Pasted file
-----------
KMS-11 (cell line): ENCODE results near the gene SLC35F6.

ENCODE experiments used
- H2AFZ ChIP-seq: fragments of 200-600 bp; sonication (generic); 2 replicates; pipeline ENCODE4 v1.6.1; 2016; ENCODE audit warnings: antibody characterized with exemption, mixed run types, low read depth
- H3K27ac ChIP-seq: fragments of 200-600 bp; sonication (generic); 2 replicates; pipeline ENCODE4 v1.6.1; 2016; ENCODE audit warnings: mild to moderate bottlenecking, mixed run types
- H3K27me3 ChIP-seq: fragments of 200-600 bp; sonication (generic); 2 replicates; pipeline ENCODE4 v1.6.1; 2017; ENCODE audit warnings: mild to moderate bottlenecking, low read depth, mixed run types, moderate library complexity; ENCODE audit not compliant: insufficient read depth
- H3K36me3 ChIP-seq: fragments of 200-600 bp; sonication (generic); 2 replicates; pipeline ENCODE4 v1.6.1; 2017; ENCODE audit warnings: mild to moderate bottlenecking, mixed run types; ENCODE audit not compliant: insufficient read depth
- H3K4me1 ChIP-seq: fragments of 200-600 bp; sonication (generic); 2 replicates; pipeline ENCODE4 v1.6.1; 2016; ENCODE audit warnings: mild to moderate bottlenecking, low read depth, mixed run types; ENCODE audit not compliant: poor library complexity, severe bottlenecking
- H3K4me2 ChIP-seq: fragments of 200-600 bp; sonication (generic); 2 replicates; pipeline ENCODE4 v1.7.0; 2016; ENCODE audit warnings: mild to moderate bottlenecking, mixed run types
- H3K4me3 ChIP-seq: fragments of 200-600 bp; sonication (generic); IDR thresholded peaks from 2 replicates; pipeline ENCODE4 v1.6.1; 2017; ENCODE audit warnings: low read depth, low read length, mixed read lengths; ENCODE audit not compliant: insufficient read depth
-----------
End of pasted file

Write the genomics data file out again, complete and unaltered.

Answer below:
KMS-11 (cell line): ENCODE results near the gene SLC35F6.

ENCODE experiments used
- H2AFZ ChIP-seq: fragments of 200-600 bp; sonication (generic); 2 replicates; pipeline ENCODE4 v1.6.1; 2016; ENCODE audit warnings: antibody characterized with exemption, mixed run types, low read depth
- H3K27ac ChIP-seq: fragments of 200-600 bp; sonication (generic); 2 replicates; pipeline ENCODE4 v1.6.1; 2016; ENCODE audit warnings: mild to moderate bottlenecking, mixed run types
- H3K27me3 ChIP-seq: fragments of 200-600 bp; sonication (generic); 2 replicates; pipeline ENCODE4 v1.6.1; 2017; ENCODE audit warnings: mild to moderate bottlenecking, low read depth, mixed run types, moderate library complexity; ENCODE audit not compliant: insufficient read depth
- H3K36me3 ChIP-seq: fragments of 200-600 bp; sonication (generic); 2 replicates; pipeline ENCODE4 v1.6.1; 2017; ENCODE audit warnings: mild to moderate bottlenecking, mixed run types; ENCODE audit not compliant: insufficient read depth
- H3K4me1 ChIP-seq: fragments of 200-600 bp; sonication (generic); 2 replicates; pipeline ENCODE4 v1.6.1; 2016; ENCODE audit warnings: mild to moderate bottlenecking, low read depth, mixed run types; ENCODE audit not compliant: poor library complexity, severe bottlenecking
- H3K4me2 ChIP-seq: fragments of 200-600 bp; sonication (generic); 2 replicates; pipeline ENCODE4 v1.7.0; 2016; ENCODE audit warnings: mild to moderate bottlenecking, mixed run types
- H3K4me3 ChIP-seq: fragments of 200-600 bp; sonication (generic); IDR thresholded peaks from 2 replicates; pipeline ENCODE4 v1.6.1; 2017; ENCODE audit warnings: low read depth, low read length, mixed read lengths; ENCODE audit not compliant: insufficient read depth